NVIDIA's Back with NV35 - GeForceFX 5900 Ultraby Anand Lal Shimpi on May 12, 2003 8:53 AM EST
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What stood out the most about NVIDIA was how some of their best people could look us in the eye and say "we made a mistake" (in reference to NV30). When we first saw NV35 running last year we already had a much better taste in our mouths than what had been left after NV30; now after putting it through its paces, we can honestly say that NV35 is everything that was right about NV30 plus everything that was lacking in NVIDIA's first FX GPU.
The combination of a 256-bit memory bus, a more efficient architecture and more mature drivers has made this second round a lot stronger for NVIDIA. The balance of power has been shifted back towards NVIDIA, and with their driver problems solved the potential for NVIDIA to make a comeback across all market segments is quite high.
The Doom3 performance of the NV35 is definitely promising, especially considering that we benchmarked with an un-optimized driver. However a lot can change between now and the release of the game, it will be interesting to see how quickly ATI will incorporate Doom3 optimizations into their current drivers in the event that we get another such opportunity to benchmark Doom3 in the near future.
At a $499 price tag, the GeForceFX 5900 Ultra is extremely hard to justify, but the $299 and $399 parts may be interesting depending on the final clock speeds that NVIDIA decides upon. Quite possibly the most exciting part of today's launch is the release of NVIDIA's Detonator FX drivers that have finally solved the anisotropic filtering issues we were shocked to have with NVIDIA's hardware in the past. Later this week we will bring you a comparative review detailing the performance of all of the anisotropic filtering modes as well as a better idea of exactly how much performance the new Detonator FX drivers will bring you.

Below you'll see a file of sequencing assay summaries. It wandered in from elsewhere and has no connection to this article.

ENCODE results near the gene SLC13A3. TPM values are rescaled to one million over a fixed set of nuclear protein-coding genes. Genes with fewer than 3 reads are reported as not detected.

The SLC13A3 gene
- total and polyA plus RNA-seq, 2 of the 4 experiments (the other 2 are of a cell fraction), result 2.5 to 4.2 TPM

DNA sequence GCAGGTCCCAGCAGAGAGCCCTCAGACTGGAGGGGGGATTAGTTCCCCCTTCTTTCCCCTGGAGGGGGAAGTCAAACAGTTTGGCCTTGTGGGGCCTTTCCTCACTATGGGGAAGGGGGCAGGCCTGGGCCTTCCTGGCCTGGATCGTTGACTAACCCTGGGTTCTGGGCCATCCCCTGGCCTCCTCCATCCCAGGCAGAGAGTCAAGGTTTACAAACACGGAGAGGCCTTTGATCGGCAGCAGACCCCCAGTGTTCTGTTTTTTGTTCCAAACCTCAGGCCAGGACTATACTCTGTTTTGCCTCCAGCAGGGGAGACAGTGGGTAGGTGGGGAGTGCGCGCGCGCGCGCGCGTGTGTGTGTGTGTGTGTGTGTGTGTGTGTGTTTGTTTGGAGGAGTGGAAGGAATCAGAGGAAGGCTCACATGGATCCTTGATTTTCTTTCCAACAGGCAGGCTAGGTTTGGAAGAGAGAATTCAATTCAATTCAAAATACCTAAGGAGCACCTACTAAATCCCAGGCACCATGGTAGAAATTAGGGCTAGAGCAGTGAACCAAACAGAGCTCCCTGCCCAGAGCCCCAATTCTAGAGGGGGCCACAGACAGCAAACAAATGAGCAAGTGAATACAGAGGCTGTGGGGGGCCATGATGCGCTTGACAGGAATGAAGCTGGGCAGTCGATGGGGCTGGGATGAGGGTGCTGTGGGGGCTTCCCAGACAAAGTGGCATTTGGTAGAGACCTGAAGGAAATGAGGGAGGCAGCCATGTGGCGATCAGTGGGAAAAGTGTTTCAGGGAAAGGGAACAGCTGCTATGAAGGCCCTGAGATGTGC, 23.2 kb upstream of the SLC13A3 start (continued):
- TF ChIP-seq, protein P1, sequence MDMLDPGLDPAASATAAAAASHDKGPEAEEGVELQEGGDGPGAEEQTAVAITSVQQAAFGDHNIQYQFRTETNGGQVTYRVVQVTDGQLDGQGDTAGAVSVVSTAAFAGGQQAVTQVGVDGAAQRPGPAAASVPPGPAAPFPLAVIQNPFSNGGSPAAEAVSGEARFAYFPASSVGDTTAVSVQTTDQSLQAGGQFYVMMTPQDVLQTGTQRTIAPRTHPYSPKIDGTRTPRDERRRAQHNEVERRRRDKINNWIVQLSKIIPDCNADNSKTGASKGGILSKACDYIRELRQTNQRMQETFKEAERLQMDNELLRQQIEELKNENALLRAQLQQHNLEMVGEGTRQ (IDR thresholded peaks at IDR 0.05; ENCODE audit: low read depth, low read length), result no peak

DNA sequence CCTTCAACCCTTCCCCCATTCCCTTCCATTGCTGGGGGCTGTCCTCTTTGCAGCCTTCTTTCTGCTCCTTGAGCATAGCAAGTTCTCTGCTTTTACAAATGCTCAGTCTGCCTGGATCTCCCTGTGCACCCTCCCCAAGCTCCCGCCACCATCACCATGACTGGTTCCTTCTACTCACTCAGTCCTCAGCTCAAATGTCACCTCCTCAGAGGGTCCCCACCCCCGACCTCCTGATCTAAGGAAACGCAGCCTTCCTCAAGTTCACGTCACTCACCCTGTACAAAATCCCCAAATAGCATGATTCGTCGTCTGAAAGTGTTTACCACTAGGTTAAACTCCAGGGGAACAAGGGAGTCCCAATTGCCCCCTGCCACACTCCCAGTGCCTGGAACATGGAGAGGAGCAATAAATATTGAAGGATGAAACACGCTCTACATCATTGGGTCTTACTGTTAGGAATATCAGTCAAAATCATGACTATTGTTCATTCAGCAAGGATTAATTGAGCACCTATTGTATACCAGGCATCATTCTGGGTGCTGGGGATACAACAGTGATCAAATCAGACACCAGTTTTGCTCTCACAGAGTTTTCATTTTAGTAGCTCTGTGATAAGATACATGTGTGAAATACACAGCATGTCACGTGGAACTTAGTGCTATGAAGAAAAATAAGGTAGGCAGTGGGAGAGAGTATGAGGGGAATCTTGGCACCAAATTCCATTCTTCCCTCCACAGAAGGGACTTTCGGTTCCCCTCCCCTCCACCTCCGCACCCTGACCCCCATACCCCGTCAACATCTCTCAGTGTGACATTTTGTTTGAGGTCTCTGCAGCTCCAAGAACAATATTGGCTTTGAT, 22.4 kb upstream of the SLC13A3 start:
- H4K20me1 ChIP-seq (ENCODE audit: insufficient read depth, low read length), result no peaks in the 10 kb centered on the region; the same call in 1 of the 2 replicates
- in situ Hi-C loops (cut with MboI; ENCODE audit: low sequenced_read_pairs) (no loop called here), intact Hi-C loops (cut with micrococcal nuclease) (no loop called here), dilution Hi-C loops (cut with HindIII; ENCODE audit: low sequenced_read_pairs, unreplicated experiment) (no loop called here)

The new shipping GeForceFX 5600 Ultra with a flip chip package is also an intriguing possibility, as we expect it to be able to give the Radeon 9600 Pro much more competition than the original 5600 Ultra. This situation where the shipping product is much improved over the originally reviewed product is all too reminiscent of the Radeon 9500 Pro, whose performance changed dramatically after our initial performance preview. We will see in the coming weeks how the final 5600 Ultra stacks up across the board.
From the ATI camp the $499 Radeon 9800 Pro 256MB, just like the NV35, is a difficult purchase to justify; even more difficult in this case because the GeForceFX 5900 Ultra does outperform it in a number of tests. The benefit of 256MB of memory is quite small right now, and the price premium is definitely not worth it. We'd also honestly hope that the issues we encountered with our Radeon 9800 Pro 256MB board were limited to our board alone, and aren't representative of ATI running their memory out of spec.
There are rumors of an answer to NVIDIA's NV35 in the works for an introduction in the relatively near future based on the R3xx architecture. We'd assume this NV35 competitor to remain a 0.15-micron part, but with higher core clock speeds and maybe a few micro-architectural tweaks/enhancements to gain the performance edge on NVIDIA.
The next-generation of games are finally on their way, and it looks like we'll have an extremely powerful set of cards to choose from when titles like Doom3, Half-Life 2 and Deus Ex2 hit later this year.